Junior Lieutenant N.M. Skomorokhov. 1943

In the same year, the pilot retrained for the La-5 aircraft that entered the troops and, acting first as a wingman and then leading a pair, took part in 58 air battles, personally and as part of a group of 12 enemy aircraft: three Focke-Wulf 190, six Me-109s and three Yu-87s. Soon, for the heroism and courage shown in the battles with the Nazi invaders, Lieutenant N.M. Skomorokhov was awarded the second Order of the Red Banner.

Lieutenant N.M. Skomorokhov near his fighter in 1943

At the end of 1943, he was transferred to the 31st Fighter Aviation Regiment of the same division and was appointed flight commander, and in March 1944 – deputy squadron commander and leader of the group, that is, the leader and organizer of the air battle. For skillful control of his pilots in the air and personally shot down enemy aircraft, the number of which increased to twenty, Senior Lieutenant N.M. Skomorokhov was presented by the command in April 1944 to be awarded the Order of the Patriotic War of the 1st degree, and in November of the same year – the Order of Alexander Nevsky. For the skillful leadership of his subordinates on the ground and in the air, in October 1944 he was appointed squadron commander.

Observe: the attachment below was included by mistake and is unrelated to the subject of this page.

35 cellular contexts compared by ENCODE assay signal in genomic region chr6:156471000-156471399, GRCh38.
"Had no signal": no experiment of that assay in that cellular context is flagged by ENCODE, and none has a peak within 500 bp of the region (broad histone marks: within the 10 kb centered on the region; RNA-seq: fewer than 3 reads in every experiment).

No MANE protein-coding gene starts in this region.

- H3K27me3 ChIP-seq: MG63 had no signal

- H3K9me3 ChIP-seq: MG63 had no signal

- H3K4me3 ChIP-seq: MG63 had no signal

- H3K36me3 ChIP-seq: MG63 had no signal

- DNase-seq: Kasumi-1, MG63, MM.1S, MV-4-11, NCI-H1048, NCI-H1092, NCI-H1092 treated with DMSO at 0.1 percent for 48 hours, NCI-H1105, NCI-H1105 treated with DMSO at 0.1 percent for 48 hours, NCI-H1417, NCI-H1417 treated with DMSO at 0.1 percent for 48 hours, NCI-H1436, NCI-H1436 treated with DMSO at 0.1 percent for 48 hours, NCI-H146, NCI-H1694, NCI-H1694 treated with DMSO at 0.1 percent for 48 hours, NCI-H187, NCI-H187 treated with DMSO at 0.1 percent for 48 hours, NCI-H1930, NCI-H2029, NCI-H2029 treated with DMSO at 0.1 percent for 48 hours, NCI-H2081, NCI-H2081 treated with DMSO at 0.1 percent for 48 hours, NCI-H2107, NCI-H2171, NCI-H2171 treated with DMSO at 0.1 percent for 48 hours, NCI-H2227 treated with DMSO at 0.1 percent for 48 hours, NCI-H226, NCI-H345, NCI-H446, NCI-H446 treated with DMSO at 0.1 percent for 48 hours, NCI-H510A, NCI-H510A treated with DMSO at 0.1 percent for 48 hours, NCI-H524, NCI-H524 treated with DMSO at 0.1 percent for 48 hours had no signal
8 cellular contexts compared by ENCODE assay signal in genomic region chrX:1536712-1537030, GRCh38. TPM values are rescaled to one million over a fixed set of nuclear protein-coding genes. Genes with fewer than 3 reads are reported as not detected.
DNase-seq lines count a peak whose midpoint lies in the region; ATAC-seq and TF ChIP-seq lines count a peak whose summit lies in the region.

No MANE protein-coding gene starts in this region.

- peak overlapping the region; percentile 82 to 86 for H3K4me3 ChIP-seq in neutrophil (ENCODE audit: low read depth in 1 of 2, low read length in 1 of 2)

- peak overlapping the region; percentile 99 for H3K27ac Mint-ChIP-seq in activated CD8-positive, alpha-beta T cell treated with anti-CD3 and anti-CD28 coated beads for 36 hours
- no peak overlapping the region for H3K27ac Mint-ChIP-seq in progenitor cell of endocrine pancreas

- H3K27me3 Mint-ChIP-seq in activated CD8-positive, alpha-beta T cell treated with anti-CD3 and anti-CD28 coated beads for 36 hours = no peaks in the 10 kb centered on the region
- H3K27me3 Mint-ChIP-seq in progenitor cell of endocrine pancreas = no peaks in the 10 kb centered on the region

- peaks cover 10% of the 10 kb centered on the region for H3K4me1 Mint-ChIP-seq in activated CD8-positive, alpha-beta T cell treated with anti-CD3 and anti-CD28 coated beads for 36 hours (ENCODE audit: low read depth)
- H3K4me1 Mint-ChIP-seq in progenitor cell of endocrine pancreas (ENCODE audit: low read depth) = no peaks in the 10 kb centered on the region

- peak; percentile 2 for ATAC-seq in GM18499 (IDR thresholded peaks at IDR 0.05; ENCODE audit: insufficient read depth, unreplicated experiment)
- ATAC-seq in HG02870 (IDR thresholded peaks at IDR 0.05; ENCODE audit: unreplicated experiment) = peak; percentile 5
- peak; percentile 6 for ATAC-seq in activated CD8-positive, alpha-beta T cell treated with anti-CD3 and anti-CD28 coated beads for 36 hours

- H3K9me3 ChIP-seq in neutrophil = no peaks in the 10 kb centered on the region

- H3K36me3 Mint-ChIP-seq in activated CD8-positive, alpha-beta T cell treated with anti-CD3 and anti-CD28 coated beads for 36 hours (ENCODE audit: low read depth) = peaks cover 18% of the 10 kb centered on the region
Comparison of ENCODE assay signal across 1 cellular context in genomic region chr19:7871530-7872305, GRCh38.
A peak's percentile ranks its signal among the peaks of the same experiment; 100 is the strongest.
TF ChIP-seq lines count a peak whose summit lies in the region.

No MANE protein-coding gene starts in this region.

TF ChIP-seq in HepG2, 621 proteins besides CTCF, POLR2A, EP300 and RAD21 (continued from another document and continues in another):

Squadron commander of the 31st Fighter Aviation Regiment Captain N.M. Skomorokhov sets the task for the pilots of the squadron